A new ICE policy announced July 6, 2020, will force many international students home if their institution chooses to conduct an online-only fall semester. Students who refuse to comply will risk being removed from the country. (Jessica Mellon/B&W Staff)

New ICE policy throws uncertainty into fall planning for international students, U.S. colleges

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This article has been updated to include comment from Cheryl Matherly, the vice president and vice provost of international affairs at Lehigh. 

International students enrolled in U.S. colleges and universities delivering courses fully online for the fall semester will not be allowed to “take a full online course load and remain in the United States,” Immigration and Customs Enforcement announced Monday. 

“If students find themselves in this situation,” the announcement reads, “they must leave the country or take alternative steps to maintain their nonimmigrant status such as a reduced course load or appropriate medical leave.”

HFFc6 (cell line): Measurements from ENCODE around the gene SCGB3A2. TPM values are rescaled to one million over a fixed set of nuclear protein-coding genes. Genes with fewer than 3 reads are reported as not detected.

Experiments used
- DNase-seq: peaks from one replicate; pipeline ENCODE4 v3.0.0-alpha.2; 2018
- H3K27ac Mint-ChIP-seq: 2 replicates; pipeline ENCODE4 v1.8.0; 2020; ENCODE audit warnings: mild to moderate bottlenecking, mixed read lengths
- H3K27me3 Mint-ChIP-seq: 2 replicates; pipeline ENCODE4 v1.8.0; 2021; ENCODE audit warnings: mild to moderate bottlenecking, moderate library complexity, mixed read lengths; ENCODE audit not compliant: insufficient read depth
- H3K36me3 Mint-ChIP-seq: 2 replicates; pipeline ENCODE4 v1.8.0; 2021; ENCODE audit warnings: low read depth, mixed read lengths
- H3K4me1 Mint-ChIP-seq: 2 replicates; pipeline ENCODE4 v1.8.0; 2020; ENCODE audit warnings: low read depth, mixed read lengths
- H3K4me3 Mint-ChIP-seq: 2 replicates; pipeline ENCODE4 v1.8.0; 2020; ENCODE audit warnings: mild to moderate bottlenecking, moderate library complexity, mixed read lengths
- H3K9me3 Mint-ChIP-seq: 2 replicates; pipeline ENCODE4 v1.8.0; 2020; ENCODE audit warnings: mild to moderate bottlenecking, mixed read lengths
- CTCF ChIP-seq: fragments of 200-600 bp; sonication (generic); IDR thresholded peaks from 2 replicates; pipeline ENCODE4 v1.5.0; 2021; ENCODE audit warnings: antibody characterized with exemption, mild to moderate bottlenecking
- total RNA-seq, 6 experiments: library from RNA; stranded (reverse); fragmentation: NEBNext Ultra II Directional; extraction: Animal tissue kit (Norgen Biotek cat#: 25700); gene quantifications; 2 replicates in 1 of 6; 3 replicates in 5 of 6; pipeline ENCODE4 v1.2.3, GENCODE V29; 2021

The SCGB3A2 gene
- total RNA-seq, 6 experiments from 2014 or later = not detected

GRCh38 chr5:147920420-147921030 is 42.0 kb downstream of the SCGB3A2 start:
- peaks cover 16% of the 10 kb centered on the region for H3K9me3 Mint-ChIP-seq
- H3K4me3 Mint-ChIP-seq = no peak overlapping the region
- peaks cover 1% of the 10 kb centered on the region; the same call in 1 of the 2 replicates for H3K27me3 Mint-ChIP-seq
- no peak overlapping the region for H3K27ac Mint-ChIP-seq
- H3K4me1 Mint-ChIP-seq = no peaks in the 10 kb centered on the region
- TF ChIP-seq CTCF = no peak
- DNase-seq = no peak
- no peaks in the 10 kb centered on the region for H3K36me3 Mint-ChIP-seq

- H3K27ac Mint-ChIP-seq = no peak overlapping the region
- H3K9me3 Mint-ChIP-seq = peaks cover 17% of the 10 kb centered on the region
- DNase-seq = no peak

These students face an ultimatum: they must either transfer to an institution that offers in-person classes or return to their home country. Otherwise, they will face immigration consequences that could include “the initiation of removal proceedings.”

The policy change affects F-1 and M-1 visa holders. F-1 visas are offered to international students “attending an academic program or English Language Program at a U.S. college or university.” M-1 visas are for international students taking “nonacademic or vocational studies” in the United States. The policy impacts both students attempting to enter the country and those already in the United States under these two visa programs.  

“If a school changes its operational stance mid-semester, and as a result a nonimmigrant student… ends up taking an entirely online course load, schools are reminded that nonimmigrant students within the United States are not permitted to take a full course of study through online classes,” read a memo sent to all universities that participate in the Student and Exchange Visitor Program. “If nonimmigrant students find themselves in this situation, they must leave the country or take alternative steps to maintain their nonimmigrant status such as transfer to a school with in-person instruction.”